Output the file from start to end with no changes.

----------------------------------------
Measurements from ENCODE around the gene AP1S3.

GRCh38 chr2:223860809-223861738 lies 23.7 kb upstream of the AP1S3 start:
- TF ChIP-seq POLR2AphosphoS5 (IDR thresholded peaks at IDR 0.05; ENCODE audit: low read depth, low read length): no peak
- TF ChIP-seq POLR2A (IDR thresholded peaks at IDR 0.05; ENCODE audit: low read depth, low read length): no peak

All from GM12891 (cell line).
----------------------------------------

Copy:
Measurements from ENCODE around the gene AP1S3.

GRCh38 chr2:223860809-223861738 lies 23.7 kb upstream of the AP1S3 start:
- TF ChIP-seq POLR2AphosphoS5 (IDR thresholded peaks at IDR 0.05; ENCODE audit: low read depth, low read length): no peak
- TF ChIP-seq POLR2A (IDR thresholded peaks at IDR 0.05; ENCODE audit: low read depth, low read length): no peak

All from GM12891 (cell line).